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Gorpaura’s Curse

In the earlier days, when the stars looked at earth from another angle, and the world had seen only a few generations speaking the new language, three sons and three daughters were born to a married couple beloved by the immortals. As they grew older, the first son, a man of action, pledged to the immortals to fight for their cause, went to war and died abroad. So the second son, a man of reaction1, pledged to take vengeance, went abroad and died in war. Then the third son, a man of calm, pledged to find both their corpses and bring them home so their souls could find rest, went abroad and did not return.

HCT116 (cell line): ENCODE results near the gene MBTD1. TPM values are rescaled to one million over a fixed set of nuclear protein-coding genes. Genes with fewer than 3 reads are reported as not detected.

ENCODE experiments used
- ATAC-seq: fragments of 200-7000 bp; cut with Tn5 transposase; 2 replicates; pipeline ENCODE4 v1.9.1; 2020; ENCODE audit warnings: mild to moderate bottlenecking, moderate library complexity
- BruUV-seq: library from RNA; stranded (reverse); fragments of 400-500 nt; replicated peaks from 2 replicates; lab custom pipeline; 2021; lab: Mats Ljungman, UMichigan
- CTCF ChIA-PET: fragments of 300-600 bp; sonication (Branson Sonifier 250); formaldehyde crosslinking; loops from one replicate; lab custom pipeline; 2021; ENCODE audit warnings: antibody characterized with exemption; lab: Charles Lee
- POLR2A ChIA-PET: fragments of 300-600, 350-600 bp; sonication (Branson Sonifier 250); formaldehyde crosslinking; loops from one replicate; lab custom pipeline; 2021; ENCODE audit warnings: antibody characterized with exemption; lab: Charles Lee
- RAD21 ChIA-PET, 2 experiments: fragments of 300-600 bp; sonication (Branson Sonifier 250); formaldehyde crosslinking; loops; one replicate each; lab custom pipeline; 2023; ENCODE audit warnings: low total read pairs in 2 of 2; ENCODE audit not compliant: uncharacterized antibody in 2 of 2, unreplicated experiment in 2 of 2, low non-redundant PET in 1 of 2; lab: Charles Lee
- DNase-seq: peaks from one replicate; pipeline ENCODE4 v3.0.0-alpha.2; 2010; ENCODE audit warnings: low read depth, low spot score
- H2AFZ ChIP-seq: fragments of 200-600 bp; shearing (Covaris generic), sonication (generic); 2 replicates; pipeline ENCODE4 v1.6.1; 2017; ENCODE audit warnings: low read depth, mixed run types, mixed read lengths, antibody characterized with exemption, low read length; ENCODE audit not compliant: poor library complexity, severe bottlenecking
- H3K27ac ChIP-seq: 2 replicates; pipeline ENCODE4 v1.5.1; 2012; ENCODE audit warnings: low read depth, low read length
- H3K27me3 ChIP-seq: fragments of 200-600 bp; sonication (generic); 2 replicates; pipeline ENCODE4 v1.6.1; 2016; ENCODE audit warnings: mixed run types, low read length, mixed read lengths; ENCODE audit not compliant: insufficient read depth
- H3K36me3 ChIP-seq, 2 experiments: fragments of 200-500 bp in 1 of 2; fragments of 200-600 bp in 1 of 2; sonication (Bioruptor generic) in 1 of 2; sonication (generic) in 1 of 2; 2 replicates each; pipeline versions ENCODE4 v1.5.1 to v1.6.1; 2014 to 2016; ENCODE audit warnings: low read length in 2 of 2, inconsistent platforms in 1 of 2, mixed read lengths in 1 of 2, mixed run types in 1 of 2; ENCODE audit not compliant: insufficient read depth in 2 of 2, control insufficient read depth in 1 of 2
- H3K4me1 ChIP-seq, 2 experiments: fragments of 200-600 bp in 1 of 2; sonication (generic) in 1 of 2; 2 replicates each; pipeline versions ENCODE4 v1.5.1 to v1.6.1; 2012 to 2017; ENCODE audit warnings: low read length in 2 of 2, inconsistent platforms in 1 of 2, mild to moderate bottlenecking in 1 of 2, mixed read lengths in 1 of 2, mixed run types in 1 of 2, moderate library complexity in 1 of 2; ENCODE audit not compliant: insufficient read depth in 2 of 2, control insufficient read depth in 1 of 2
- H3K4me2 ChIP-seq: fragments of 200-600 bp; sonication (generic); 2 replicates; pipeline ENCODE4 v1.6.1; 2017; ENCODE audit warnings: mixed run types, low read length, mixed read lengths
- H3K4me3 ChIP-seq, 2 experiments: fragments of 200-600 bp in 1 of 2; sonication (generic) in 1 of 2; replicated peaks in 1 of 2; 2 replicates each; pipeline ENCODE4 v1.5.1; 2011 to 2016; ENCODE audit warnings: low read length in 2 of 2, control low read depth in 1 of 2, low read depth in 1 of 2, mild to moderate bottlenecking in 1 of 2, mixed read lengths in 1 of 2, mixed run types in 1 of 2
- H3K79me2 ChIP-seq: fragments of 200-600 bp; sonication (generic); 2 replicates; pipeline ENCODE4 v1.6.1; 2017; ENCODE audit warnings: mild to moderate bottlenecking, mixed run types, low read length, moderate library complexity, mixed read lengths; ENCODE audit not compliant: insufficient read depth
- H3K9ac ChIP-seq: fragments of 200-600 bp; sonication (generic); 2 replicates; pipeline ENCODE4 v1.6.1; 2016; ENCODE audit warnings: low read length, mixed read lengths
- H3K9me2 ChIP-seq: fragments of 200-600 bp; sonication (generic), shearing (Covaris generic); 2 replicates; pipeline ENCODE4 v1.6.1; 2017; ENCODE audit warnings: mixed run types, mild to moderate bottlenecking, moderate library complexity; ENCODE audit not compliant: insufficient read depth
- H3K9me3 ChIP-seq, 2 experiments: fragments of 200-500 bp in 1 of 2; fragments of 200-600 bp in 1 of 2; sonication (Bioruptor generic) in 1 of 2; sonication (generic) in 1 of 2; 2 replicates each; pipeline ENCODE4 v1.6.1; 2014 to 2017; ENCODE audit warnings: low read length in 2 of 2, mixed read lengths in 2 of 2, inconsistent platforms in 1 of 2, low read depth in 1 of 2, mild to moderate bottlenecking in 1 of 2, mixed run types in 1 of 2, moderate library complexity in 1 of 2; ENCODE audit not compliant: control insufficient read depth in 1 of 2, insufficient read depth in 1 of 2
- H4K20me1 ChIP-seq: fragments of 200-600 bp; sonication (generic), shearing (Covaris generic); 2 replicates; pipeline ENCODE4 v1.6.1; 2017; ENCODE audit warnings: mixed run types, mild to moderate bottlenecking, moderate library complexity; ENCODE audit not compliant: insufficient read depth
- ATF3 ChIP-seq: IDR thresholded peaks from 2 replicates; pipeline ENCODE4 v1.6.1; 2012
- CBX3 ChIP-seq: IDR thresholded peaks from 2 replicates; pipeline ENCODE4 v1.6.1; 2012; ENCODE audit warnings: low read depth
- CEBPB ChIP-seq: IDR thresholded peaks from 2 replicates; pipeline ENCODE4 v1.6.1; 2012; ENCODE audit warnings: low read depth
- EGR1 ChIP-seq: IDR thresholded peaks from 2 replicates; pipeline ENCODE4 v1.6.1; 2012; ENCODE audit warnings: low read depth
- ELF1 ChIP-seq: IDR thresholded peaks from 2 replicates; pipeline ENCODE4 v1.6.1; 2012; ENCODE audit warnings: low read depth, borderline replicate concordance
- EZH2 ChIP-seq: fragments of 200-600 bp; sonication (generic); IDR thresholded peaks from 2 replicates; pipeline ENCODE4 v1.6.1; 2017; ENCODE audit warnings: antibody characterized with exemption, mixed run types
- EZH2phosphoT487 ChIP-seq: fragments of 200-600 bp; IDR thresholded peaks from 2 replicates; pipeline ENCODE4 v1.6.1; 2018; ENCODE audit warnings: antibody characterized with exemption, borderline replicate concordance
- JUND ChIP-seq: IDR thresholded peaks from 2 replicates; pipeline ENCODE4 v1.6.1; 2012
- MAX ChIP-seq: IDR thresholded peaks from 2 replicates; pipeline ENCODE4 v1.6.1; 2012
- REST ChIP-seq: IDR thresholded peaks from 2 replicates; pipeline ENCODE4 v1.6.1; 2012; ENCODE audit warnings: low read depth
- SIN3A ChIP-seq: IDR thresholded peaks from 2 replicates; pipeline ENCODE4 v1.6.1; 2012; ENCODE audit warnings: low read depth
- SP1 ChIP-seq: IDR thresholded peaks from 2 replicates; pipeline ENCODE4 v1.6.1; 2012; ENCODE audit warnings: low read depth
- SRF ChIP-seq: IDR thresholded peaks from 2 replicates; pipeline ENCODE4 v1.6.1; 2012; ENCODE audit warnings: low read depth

The couple became old and could not have any more children and so raised the daughters carefully not to lose them. They also turned away from the immortals and so by the time the last daughter reached adulthood, she held distrust for them in her heart. Both her sisters did not strive to have children. The first was a great artist in all things perceivable by the eye. She would leave her paintings and sculptures to the world and be satisfied with her legacy. The second was a great artist in all things perceivable by the ear. She would leave her songs and words to the world. She would find singers who would learn her works and be satisfied with her legacy. The third daughter was a great artist in all perceived by touch. Her hands felt like ointment and her skin was soft as silk is. Hers was the most ephemeral craft lasting only for the moment in which it was created. Also, her doings were not simply teachable to someone who could pass them on, as they heavily relied on her own soft skin to bring alive the sensation. So more than her sisters she longed to bear another fruit. She needed to pass on her wonderful skin and hands. This woman’s name was Gorpaura.